Size, Experience, Power: How Tyson Fury Beats Oleksandr Usyk In Undisputed Title Fight

May 8, 2024
3 weeks
Tyson Fury fights Oleksandr Usyk on May 18

One of the biggest fights in boxing history is almost here as Tyson Fury and Oleksandr Usyk contest the first undisputed heavyweight world title fight of the four-belt era.

On May 18 in Riyadh, Saudi Arabia, Fury will put his WBC and lineal belts on the line against the IBF, WBA, and WBO world champion Usyk.

It’s a bout that’s been twice postponed, first from December 23 to February 17 following Fury’s tougher-than-expected outing against MMA star Francis Ngannou, and again when the Briton suffered an eye injury in sparring.

However, the wait is almost over and in just a few days, the world will discover who is the greatest heavyweight on the planet.

It’s being billed as a 50-50 contest between the two most technically gifted heavyweights of this generation. So, what does Fury need to do to ensure he will be taking all the belts back to the UK?

Size A Massive Advantage For Fury

It’s one of the oldest sayings in boxing: a good big man always beats a good little man. Fury was keen to emphasize this point during a press conference last month and he proceeded to list numerous examples in heavyweight history of this being the case.

Fury (34-0-1 24 KO) has held a size advantage over all his previous opponents, with only Deontay Wilder measuring up close to the Gypsy King. At 6ft 9in, Fury towers a full six inches over Usyk, while his 85-inch reach is seven inches longer than the Ukrainian’s.

As for weight, Fury typically tips the scales north of 260lbs and could be around 40lbs heavier than Usyk on fight night.

These physical advantages massively work in Fury’s favor, particularly for a fighter as skilled and intelligent as the unbeaten champion.

Fury is a master at judging distance, using his jab to gauge range with which he can use to launch combos and power shots. His distance control is also the foundation for his defense. While anticipating attacks, Fury uses his excellent footwork to get out of range and roll punches.

With such a huge height and reach difference, this will only benefit Fury offensively and defensively. In attack, Fury will know he can fire off his jab all night safe in the knowledge Usyk can’t launch counters without lunging into range. This will give Fury time to anticipate and block or step away to avoid the return fire.

As for his size, Fury has always used it to his advantage. Leaning on opponents has been a staple of the Fury strategy, knowing that it will drain energy from his opponent’s legs.

If Fury deploys his obvious physical strengths, then this will be his fight to lose.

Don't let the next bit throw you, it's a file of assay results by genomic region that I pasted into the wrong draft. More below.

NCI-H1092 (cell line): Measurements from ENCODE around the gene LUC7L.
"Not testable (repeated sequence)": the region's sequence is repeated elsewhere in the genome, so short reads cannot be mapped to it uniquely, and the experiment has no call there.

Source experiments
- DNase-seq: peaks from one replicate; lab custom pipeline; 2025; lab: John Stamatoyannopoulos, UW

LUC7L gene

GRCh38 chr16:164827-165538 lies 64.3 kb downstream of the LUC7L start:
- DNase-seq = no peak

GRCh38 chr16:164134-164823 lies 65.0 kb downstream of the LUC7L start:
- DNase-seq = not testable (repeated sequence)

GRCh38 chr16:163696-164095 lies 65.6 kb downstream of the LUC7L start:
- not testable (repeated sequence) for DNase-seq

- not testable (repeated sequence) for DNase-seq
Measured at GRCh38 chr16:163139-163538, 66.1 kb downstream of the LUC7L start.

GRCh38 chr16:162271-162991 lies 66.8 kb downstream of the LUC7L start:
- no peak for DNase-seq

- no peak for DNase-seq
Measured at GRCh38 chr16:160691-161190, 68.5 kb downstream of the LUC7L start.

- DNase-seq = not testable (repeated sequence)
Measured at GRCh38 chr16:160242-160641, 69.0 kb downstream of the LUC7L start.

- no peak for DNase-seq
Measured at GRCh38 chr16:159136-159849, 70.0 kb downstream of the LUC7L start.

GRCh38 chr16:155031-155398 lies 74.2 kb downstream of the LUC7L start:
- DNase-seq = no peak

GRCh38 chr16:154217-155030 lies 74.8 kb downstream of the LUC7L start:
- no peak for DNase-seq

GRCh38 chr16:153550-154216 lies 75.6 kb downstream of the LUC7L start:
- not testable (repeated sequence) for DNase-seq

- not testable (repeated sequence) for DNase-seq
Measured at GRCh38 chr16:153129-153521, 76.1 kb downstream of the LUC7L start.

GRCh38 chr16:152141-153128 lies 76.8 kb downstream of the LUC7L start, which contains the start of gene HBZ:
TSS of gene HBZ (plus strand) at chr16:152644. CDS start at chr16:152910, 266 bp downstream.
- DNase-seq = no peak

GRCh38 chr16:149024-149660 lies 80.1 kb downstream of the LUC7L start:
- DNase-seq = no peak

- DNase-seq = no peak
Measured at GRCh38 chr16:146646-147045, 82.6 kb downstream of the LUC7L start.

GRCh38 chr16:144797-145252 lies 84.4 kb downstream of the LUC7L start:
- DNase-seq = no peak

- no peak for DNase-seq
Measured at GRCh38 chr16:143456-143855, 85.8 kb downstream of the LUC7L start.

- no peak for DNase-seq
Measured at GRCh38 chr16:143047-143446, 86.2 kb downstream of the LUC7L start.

Could Heavyweight Experience Prove The Difference?

One of Fury’s favorite insults to throw at Usyk is to call him “the middleweight” in an obvious attempt to disparage the Ukrainian’s size.

It’s classic Fury trash talk but is also a reminder that Usyk is indeed a natural cruiserweight, and arguably the greatest ever. He is the first fighter to hold all four world titles at 200lbs – belts he successfully defended once, with a brutal knockout of Tony Bellew, before making the step up to heavyweight.

With only five fights at heavyweight, Usyk is a comparative novice to Fury, who has of course fought his entire career in the division.

In the lower divisions, where the weight increases incrementally, that might not make much difference. For instance, someone like Terence Crawford can comfortably win world titles at light-middleweight and again at middleweight as the weight increase is only 7lbs.

But heavyweight is a unique division, and different strengths and strategies are needed compared to other weight classes.

Usyk has adapted perfectly well – as his four world titles can attest – but he has never shared a ring with a heavyweight as good as Fury.

It could be argued that Fury hasn’t faced anyone as good as Usyk, either, but the Gypsy King has fought a wide range of heavyweights – big, small, fast, slow, and everything in between. When the margins are this small, the added experience could make all the difference.

Fury Possesses Greater Power

For all his success, Fury will not be remembered as one of boxing’s great knockout artists. His knockout percentage of just over 70 percent doesn’t even get him close to the top 10 of all time.

Yet, since teaming up with trainer SugarHill Steward at the start of 2020, Fury has displayed far more impressive knockout ability. He became the first fighter to floor and then stop Wilder in their thrilling rematch in February 2020 and repeated the trick in their trilogy fight 20 months later.

Fury followed that up with a one-punch knockout of Dillian Whyte and another stoppage win over veteran Derek Chisora.

There is no question that the WBC champion is carrying more power in his punches since working with Steward, but it’s also about how much more effective he’s been in delivering that power.

He will no doubt be the more powerful, stronger fighter against Usyk (whose KO percentage is even lower at 66.67), and if he is able to land flush on the Ukainian’s head, then it will cause more damage than if Usyk is able to land clean on Fury.

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